Monday, June 22, 2015
Was that the Pope's Carriage?
I haven't and I have to admit I most probably won't read Laudate si, I simply don't have the capacity or will to read and much more importantly digest such a magnum opus properly, and though I had certain capacity to understand the theology of his predecessor I lack the lucidity to follow our present Holy Father's thought. Being no scientist I am certainly willing to believe both sides in the the climate change debate. Being a Christian I believe that I am here for a short time and I have a duty to leave my 'environment', in the broadest sense, better for my presence rather than worst. I like to think of myself as 'traditionalist', which means having received, I hand on, that applies to material and temporal things as well as things spiritual and dogmatic. Us 'trads' tend to think we should live lightly on the earth and other people.
The Holy Father's main thrust is against selfish consumerism, I can think of none of the saints who was for it, He is against unjust distribution of wealth, that is because he hears God himself telling us the story of Lazarus and the Rich Man, and his story of the division of sheep and goats and the terrifying sentence passed on the goats who fail to recognise the King in the poor and hungry.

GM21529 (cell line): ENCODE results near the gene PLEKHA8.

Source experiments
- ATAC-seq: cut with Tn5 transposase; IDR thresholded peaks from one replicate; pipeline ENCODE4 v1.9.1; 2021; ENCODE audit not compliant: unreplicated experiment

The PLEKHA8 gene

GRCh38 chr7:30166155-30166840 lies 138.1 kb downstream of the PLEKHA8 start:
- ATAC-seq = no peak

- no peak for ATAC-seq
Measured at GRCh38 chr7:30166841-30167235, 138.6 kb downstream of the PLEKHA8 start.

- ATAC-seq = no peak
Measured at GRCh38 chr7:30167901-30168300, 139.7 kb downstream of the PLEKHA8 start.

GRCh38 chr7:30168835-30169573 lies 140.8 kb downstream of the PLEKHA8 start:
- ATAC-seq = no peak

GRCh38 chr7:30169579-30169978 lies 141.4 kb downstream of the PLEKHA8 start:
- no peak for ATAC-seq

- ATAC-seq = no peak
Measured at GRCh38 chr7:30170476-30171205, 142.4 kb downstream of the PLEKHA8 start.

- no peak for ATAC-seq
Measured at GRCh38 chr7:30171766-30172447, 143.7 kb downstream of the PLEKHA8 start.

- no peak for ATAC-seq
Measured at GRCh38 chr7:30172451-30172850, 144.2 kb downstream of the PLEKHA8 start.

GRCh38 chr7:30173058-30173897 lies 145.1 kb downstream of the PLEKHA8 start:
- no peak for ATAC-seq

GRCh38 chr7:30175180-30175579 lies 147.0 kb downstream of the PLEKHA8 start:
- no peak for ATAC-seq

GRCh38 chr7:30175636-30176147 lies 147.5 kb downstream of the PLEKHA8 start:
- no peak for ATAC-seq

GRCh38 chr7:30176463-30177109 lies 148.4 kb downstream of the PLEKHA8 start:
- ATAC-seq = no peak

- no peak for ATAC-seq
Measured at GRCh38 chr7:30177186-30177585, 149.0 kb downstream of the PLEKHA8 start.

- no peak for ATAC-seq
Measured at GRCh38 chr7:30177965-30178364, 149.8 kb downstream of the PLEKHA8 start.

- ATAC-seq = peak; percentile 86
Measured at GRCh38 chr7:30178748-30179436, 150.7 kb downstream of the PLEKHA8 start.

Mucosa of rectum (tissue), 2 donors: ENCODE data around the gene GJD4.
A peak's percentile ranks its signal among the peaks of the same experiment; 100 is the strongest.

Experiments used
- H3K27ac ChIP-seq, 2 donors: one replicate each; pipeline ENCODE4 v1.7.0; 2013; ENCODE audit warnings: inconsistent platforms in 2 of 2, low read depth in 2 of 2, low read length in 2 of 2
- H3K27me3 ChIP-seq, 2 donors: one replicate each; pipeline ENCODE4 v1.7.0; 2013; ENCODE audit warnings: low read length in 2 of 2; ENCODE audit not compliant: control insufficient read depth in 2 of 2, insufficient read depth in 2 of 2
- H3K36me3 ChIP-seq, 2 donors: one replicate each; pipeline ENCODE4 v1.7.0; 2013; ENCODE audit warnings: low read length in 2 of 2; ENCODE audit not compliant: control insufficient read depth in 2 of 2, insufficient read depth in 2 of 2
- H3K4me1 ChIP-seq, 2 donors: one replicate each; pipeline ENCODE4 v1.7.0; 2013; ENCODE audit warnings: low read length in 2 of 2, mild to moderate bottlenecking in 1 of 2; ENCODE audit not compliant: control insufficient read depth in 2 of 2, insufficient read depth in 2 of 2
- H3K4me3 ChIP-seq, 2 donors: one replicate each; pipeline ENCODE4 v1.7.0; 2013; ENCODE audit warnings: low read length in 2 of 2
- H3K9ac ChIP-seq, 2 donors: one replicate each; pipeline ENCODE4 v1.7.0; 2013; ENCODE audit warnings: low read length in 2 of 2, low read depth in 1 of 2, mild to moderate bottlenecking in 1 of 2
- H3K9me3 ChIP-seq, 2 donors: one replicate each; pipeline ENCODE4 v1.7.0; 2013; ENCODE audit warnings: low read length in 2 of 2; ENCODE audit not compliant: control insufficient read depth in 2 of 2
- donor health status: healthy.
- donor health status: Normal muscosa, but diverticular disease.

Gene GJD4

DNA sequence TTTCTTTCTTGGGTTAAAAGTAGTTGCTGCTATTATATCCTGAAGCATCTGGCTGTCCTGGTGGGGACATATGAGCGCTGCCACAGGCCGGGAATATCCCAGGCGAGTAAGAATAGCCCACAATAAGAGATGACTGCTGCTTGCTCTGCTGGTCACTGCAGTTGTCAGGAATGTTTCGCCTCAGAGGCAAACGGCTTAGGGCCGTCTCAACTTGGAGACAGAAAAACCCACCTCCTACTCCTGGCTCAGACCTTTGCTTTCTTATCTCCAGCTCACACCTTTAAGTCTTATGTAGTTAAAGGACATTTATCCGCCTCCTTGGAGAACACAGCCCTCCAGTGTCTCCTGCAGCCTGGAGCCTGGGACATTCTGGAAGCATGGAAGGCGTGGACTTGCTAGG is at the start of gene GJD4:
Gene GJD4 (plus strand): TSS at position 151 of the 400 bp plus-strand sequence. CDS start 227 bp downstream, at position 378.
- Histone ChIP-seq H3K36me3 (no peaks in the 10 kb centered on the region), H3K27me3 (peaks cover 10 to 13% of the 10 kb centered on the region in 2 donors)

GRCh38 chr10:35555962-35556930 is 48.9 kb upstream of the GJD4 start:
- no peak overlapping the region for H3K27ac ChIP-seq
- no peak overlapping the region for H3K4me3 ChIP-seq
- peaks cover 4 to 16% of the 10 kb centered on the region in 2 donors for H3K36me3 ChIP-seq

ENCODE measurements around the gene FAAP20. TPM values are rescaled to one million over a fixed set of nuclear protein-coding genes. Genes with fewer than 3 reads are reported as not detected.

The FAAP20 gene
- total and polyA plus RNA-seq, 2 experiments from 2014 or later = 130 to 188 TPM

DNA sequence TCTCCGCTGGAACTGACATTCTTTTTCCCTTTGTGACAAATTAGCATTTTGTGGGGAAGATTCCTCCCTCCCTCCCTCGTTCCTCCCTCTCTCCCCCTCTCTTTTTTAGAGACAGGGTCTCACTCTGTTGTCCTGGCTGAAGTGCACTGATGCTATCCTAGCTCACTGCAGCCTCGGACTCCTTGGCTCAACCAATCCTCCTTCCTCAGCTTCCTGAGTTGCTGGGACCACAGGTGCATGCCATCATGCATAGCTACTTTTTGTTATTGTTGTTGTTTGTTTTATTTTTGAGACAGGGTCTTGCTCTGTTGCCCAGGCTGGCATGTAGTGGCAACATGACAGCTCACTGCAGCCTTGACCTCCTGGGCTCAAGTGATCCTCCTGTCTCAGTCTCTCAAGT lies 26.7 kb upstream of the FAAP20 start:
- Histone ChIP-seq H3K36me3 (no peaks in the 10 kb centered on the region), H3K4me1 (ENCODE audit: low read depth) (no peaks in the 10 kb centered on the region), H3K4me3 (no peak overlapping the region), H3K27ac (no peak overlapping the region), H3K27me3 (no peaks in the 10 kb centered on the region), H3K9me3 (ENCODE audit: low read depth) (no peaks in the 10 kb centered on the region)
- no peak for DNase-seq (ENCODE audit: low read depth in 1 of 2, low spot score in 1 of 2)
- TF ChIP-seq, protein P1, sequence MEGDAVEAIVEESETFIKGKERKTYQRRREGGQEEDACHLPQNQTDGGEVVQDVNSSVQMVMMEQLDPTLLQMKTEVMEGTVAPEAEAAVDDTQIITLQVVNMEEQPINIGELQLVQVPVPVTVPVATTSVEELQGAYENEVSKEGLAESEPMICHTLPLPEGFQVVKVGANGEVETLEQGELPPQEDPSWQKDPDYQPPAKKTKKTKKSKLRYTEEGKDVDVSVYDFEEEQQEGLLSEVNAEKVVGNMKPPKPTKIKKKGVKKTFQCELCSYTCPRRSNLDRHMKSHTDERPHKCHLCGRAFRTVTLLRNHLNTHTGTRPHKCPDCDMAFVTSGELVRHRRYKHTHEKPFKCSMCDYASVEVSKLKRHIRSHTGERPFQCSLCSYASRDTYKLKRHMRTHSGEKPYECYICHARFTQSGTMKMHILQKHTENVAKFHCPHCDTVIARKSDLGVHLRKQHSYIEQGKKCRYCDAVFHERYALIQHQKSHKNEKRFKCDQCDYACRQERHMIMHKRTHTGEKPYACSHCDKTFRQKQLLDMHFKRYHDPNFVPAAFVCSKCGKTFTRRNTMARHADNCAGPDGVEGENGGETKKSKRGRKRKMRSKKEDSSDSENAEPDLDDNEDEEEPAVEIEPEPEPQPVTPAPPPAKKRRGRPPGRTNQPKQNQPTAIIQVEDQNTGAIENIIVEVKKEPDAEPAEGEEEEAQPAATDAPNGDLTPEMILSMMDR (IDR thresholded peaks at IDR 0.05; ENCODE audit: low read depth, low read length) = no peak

There is something a little shocking, reminiscent of Paul VI's call for a world bank, in the call for international organizations to police climate policy, quite where that begins and more importantly ends I find worrying.
I must admit I was hoping that the Holy Father might come out with a few things that might actually 'green' the Church, I notice another blogger has already suggested abandoning those international youth rallies, it seems almost obscene to transport unnecessarily tens of thousands, or if official reports are to believed, millions, of young people across the world. I was quite pleased when the Holy Father told people from Buenos Aires not to come to his inauguration but to stay at home and do something useful with the money.
One of the things that seems a little worrying is that this encyclical seems to be saying is that the Pope is on a par with any other world leader or the head of the UN but then I long for the day when English tourists in Rome could turn to one another and ask disinterestedly, as they did in the early 19th century, "Oh, was that was the Pope's carriage that just passed us?" or simply mention "...and we saw the Pope walking in street".
Posted by Fr Ray Blake